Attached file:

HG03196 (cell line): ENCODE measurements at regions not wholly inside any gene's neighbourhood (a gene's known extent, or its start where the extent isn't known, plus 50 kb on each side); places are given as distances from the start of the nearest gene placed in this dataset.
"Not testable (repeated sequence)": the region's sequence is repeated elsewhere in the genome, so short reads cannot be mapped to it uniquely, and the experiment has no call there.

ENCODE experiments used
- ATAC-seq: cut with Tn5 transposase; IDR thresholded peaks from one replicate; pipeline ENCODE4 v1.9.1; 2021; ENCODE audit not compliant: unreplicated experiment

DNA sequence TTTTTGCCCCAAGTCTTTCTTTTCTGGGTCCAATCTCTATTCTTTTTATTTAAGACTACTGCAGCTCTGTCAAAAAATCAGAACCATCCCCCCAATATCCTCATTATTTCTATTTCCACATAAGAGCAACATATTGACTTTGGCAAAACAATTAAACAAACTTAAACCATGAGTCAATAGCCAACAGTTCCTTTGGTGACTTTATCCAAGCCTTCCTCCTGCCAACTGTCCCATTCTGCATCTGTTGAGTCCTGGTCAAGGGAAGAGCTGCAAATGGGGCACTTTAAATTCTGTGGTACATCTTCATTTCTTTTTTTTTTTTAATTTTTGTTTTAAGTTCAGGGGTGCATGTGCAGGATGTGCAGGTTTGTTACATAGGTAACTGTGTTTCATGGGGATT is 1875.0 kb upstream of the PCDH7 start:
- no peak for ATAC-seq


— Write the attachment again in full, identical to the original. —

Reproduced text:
HG03196 (cell line): ENCODE measurements at regions not wholly inside any gene's neighbourhood (a gene's known extent, or its start where the extent isn't known, plus 50 kb on each side); places are given as distances from the start of the nearest gene placed in this dataset.
"Not testable (repeated sequence)": the region's sequence is repeated elsewhere in the genome, so short reads cannot be mapped to it uniquely, and the experiment has no call there.

ENCODE experiments used
- ATAC-seq: cut with Tn5 transposase; IDR thresholded peaks from one replicate; pipeline ENCODE4 v1.9.1; 2021; ENCODE audit not compliant: unreplicated experiment

DNA sequence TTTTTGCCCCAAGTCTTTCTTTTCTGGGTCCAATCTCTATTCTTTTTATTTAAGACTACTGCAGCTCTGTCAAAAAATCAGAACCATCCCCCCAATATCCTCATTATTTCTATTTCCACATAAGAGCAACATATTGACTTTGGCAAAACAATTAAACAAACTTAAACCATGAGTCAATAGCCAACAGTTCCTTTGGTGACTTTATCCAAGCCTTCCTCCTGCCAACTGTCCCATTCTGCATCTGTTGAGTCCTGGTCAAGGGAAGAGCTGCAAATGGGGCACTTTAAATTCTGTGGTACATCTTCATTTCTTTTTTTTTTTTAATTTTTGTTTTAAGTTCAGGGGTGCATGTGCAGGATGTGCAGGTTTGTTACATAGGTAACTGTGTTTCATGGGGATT is 1875.0 kb upstream of the PCDH7 start:
- no peak for ATAC-seq